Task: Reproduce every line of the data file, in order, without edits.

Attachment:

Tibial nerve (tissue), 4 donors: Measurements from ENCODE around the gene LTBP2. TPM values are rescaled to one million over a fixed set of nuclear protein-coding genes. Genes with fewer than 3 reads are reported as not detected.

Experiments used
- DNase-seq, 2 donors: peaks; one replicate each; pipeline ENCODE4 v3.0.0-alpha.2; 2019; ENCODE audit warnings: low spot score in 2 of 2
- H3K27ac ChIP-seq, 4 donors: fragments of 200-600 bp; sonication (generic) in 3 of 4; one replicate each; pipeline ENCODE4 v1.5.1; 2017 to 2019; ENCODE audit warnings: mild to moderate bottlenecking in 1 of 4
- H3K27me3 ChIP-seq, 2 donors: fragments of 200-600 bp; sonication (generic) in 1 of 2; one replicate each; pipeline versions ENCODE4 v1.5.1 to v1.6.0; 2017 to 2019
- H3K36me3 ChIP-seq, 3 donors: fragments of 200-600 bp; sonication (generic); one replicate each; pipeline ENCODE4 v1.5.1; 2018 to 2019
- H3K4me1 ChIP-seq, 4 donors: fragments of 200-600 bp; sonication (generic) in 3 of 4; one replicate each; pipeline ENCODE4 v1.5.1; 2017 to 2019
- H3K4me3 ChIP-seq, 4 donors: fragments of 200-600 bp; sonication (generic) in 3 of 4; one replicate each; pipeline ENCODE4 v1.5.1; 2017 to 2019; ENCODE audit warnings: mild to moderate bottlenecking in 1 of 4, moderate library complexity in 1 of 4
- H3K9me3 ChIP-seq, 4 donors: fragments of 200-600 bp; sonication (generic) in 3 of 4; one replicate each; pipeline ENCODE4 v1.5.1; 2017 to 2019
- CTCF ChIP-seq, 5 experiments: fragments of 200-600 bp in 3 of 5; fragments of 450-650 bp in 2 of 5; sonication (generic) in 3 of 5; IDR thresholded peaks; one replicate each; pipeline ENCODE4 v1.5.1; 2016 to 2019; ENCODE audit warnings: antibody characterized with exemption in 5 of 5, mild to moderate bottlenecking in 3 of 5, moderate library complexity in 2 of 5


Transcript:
Tibial nerve (tissue), 4 donors: Measurements from ENCODE around the gene LTBP2. TPM values are rescaled to one million over a fixed set of nuclear protein-coding genes. Genes with fewer than 3 reads are reported as not detected.

Experiments used
- DNase-seq, 2 donors: peaks; one replicate each; pipeline ENCODE4 v3.0.0-alpha.2; 2019; ENCODE audit warnings: low spot score in 2 of 2
- H3K27ac ChIP-seq, 4 donors: fragments of 200-600 bp; sonication (generic) in 3 of 4; one replicate each; pipeline ENCODE4 v1.5.1; 2017 to 2019; ENCODE audit warnings: mild to moderate bottlenecking in 1 of 4
- H3K27me3 ChIP-seq, 2 donors: fragments of 200-600 bp; sonication (generic) in 1 of 2; one replicate each; pipeline versions ENCODE4 v1.5.1 to v1.6.0; 2017 to 2019
- H3K36me3 ChIP-seq, 3 donors: fragments of 200-600 bp; sonication (generic); one replicate each; pipeline ENCODE4 v1.5.1; 2018 to 2019
- H3K4me1 ChIP-seq, 4 donors: fragments of 200-600 bp; sonication (generic) in 3 of 4; one replicate each; pipeline ENCODE4 v1.5.1; 2017 to 2019
- H3K4me3 ChIP-seq, 4 donors: fragments of 200-600 bp; sonication (generic) in 3 of 4; one replicate each; pipeline ENCODE4 v1.5.1; 2017 to 2019; ENCODE audit warnings: mild to moderate bottlenecking in 1 of 4, moderate library complexity in 1 of 4
- H3K9me3 ChIP-seq, 4 donors: fragments of 200-600 bp; sonication (generic) in 3 of 4; one replicate each; pipeline ENCODE4 v1.5.1; 2017 to 2019
- CTCF ChIP-seq, 5 experiments: fragments of 200-600 bp in 3 of 5; fragments of 450-650 bp in 2 of 5; sonication (generic) in 3 of 5; IDR thresholded peaks; one replicate each; pipeline ENCODE4 v1.5.1; 2016 to 2019; ENCODE audit warnings: antibody characterized with exemption in 5 of 5, mild to moderate bottlenecking in 3 of 5, moderate library complexity in 2 of 5